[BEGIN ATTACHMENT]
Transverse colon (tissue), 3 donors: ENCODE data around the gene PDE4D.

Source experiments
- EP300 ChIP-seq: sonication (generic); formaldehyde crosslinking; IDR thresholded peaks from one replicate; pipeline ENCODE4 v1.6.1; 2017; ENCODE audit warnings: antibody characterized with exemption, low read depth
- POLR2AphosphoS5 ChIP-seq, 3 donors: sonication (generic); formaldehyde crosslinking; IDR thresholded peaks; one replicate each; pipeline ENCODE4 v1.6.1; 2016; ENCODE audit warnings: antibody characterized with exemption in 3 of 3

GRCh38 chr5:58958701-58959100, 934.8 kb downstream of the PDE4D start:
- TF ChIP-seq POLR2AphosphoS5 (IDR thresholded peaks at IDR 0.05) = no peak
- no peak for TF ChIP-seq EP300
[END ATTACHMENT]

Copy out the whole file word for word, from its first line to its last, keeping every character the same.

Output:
Transverse colon (tissue), 3 donors: ENCODE data around the gene PDE4D.

Source experiments
- EP300 ChIP-seq: sonication (generic); formaldehyde crosslinking; IDR thresholded peaks from one replicate; pipeline ENCODE4 v1.6.1; 2017; ENCODE audit warnings: antibody characterized with exemption, low read depth
- POLR2AphosphoS5 ChIP-seq, 3 donors: sonication (generic); formaldehyde crosslinking; IDR thresholded peaks; one replicate each; pipeline ENCODE4 v1.6.1; 2016; ENCODE audit warnings: antibody characterized with exemption in 3 of 3

GRCh38 chr5:58958701-58959100, 934.8 kb downstream of the PDE4D start:
- TF ChIP-seq POLR2AphosphoS5 (IDR thresholded peaks at IDR 0.05) = no peak
- no peak for TF ChIP-seq EP300